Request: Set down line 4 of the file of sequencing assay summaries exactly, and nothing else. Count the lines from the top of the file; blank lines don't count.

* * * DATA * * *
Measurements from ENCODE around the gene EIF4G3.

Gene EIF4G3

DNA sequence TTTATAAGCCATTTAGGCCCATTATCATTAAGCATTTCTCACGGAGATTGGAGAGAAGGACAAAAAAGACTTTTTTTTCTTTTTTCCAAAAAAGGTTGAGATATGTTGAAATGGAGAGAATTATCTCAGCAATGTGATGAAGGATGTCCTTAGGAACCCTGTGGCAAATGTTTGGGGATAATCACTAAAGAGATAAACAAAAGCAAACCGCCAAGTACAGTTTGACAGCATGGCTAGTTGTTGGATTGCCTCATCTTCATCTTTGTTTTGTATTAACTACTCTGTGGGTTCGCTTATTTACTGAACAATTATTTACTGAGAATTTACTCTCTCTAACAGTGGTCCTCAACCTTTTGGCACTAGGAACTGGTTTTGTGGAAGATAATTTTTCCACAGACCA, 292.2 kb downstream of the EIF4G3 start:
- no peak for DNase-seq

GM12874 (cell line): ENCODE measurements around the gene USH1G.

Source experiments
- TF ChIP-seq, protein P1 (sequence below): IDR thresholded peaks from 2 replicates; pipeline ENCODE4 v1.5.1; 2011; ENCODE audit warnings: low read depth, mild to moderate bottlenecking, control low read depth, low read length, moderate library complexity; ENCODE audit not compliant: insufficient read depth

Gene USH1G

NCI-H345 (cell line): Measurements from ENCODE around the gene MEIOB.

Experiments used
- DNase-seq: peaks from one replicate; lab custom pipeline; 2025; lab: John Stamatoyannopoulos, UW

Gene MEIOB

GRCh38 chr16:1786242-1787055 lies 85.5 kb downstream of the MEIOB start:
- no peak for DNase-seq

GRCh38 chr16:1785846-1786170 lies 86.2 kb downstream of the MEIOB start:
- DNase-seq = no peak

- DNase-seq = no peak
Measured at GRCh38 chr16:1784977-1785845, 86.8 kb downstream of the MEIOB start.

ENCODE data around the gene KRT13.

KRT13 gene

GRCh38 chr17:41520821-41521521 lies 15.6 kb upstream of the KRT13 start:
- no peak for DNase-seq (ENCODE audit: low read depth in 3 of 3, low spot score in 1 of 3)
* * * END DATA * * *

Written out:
- no peak for DNase-seq